As regard this point, I find the decision of the Constitutional Court perfectly reasonable. The Italian judicial system does not punish suicide, it only punishes those who contribute to another person’s suicide. A similar case, in Italian law, is prostitution, which is not punishable in itself: only exploitation is. In both cases, lawmakers have sought to take account of the condition of fragility, vulnerability, need, and suffering of subjects who might find themselves in the situation of having to kill or prostitute themselves, by refraining from adding punishment to punishment (for suicide too could be punished, at any rate when it amounts to attempted suicide).
The law, in such cases, aims to protect individuals from decisions they can only make to their own detriment. Deeming it inappropriate to punish directly the person affected by the crime, it creates a safety net around them, by preventing others from cooperating with this person in any way.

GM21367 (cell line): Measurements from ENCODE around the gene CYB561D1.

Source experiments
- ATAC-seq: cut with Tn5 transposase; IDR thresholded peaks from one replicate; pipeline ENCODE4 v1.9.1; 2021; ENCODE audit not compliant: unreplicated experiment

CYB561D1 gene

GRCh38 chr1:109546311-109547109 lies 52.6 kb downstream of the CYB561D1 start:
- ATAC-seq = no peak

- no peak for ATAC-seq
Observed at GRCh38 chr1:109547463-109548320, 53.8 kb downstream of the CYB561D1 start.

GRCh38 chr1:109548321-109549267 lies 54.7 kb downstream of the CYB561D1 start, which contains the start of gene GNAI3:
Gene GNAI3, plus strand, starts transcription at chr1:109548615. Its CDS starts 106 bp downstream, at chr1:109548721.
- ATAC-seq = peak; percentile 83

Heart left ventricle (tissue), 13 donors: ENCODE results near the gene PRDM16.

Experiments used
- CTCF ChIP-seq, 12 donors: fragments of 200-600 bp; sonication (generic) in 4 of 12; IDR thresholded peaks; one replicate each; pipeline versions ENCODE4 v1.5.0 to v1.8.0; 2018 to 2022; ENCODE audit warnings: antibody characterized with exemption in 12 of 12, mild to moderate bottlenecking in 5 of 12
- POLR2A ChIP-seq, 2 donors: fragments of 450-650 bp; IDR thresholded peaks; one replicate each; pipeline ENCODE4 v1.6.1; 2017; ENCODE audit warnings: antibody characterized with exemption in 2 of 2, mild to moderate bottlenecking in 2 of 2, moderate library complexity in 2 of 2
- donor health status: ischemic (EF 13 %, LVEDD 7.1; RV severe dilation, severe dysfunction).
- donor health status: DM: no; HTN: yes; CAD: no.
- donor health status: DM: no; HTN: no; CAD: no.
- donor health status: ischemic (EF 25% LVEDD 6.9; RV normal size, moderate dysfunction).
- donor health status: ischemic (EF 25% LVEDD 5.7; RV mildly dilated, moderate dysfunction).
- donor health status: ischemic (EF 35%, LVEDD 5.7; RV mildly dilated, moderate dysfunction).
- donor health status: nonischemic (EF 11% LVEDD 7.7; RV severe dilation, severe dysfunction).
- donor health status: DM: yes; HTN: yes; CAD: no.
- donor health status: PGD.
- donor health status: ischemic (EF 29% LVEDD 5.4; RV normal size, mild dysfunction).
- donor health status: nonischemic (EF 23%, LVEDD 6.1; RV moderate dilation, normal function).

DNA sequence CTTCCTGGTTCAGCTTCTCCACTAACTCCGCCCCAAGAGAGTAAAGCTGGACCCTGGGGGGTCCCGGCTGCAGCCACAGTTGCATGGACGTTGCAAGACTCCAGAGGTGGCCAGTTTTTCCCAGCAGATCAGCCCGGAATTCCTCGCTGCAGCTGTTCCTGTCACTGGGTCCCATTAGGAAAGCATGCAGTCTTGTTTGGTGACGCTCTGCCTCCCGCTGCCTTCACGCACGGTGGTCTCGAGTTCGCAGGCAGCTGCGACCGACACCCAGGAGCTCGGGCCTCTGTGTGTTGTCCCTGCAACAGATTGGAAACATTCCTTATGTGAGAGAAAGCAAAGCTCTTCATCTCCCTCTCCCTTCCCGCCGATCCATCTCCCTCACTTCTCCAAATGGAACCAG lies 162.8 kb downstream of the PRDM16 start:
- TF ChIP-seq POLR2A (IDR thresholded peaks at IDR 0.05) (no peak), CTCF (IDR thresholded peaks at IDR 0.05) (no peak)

In conclusion, Article 580 of the Criminal Code is designed to protect the right to life of weak and vulnerable people who find themselves in particularly difficult or painful circumstances. After all, those who push or help such people take their own life might sometimes be doing so to reap some benefit.
Ultimately, the logic that led Fascism to punish the aiding of suicide was profoundly different from the logic on the basis of which suicide is prohibited in the democratic State. In the former case, the law begins with the idea that an individual belongs to a community and that the person is to the State as a means is to its end. In this respect, in taking their own life, an individual commits an action that does not only affect himself but also the State of which he is an essential part. Such actions are prohibited because the State comes before the individual and the latter has no right to deprive the former of an essential element—even if that element is themselves. A similar logic also governs the prohibition of abortion in totalitarian States, which—generally speaking—do not ban abortion out of concern for the foetus’ right to life (as might be the case in a democratic State) but rather because “there is power in numbers,” that is out of concern for collective rather than individual interests.
The State Refrains from Punishing Suicide Assistance but only in Certain Specific and Well-Defined Cases